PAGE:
Transcript from the "Modes and Moving Around" Lesson
>> James Halliday: Things like insert mode and command mode are known as modes. There are few more modes. There's visual mode. There's more, but they're kind of,
>> James Halliday: Like I've never needed to use any of the other ones. So I don't know. That might be it, but who knows? Vim is one of those really, really deep topics where nobody ever really knows the whole thing.
[00:00:27] But you can get by with knowing enough of it, I guess,
>> James Halliday: As you're moving around in the text file. So you can use the arrow keys and that happens to work. Although if you're in an old school VI, then arrow keys probably will not work. It'll print like some sequence.
[00:00:59] So what you have to do instead is, from command mode, you can use j and k to go up and down. So let's write some text out. You can use k to go up, j to go down, l to go right, and h to go left. And if you look at some keywords, that VI was originally written on, they actually had the arrows printed on hjkl, like up, down, left, right.
[00:01:36] And they didn't have a separate pad where you could have arrow keys. It was actually built into the physical keyboard, this kind of thing.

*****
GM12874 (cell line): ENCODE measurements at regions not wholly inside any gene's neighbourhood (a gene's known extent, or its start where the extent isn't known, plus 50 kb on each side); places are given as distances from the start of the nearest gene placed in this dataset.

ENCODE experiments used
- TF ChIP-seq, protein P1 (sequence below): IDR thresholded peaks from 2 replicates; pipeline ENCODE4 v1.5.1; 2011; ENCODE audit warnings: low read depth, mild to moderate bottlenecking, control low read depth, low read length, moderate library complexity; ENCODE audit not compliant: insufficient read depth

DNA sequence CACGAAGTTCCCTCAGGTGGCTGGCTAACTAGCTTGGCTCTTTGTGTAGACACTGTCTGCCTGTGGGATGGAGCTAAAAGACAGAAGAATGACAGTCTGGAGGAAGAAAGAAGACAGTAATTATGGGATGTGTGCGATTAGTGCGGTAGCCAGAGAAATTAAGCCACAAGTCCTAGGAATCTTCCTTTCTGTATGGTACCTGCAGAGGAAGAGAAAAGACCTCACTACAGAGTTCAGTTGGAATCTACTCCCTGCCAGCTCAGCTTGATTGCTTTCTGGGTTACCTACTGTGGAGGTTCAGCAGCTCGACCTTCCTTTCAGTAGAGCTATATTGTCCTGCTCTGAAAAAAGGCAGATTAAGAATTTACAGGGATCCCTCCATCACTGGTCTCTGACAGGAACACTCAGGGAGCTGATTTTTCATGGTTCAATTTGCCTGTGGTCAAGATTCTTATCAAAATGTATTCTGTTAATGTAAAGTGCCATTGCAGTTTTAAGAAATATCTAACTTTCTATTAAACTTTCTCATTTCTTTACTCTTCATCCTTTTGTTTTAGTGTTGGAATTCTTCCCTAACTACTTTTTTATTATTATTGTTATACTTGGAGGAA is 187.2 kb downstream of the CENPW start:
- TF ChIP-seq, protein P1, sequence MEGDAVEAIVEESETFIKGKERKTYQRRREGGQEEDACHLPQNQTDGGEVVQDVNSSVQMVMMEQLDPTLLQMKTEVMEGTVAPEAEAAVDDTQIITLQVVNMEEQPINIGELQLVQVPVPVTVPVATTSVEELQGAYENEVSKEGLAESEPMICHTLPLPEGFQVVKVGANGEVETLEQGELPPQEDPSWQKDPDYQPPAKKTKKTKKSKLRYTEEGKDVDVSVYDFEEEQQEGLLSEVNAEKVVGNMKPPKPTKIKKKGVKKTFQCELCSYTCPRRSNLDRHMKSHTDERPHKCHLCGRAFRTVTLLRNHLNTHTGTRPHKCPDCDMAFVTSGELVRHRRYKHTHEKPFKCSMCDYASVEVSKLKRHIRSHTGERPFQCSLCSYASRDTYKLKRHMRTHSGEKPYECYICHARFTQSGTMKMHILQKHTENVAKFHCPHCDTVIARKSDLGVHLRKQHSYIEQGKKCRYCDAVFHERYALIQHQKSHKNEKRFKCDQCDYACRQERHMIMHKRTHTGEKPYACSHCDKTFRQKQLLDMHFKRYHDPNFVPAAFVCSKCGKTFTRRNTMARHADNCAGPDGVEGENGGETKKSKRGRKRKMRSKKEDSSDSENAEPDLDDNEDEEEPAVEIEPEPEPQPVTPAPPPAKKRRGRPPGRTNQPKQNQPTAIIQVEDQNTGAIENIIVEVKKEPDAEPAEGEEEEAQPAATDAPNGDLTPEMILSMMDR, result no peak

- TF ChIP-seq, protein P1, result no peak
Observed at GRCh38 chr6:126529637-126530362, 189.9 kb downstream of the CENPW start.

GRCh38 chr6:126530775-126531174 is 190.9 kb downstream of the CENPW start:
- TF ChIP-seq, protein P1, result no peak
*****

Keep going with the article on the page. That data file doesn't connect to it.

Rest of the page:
>> James Halliday: You might notice that in other places, this j to go down, k to go up, is available. If you open up less of some file,
>> James Halliday: In less, you can actually also use j to go down and k to go up. Also in Twitter and in Gmail, same thing, because this convention is extremely established among programmers. So they'll often put it into whatever they're working on. So a lot of the time, it's like a neat little Easter egg that you can use these shortcuts kind of all over the place.
>> James Halliday: Okay, so here are some more ways of moving around inside of Vim. If you remember, from the regex section, we used the caret that was the anchor to the start of the line. There's a similar thing in VI where the caret means jump to the beginning of the lines.
[00:02:53] So here, if I'm kind of far off onto the right side, I can hop to the beginning by typing a caret. I can hop to the end by typing a dollar sign. Just like regular expressions. Kinda of neat. You can also hop to the beginning with a zero, which I usually do, because then you don't have to hold the Shift key down.
[00:03:13] So 0, $, 0, $. So once you're at the end of the line, if you go up and down, it stays at the end of the dollar sign, which is kind of nice, or it stays at the rightmost position.
>> James Halliday: If you want to hop to the beginning of the file, you can do gg in command mode.
[00:03:36] So gg, beginning of the file. And then G goes to the end of the file.
>> James Halliday: So, gg, G, $, 0, $, ^.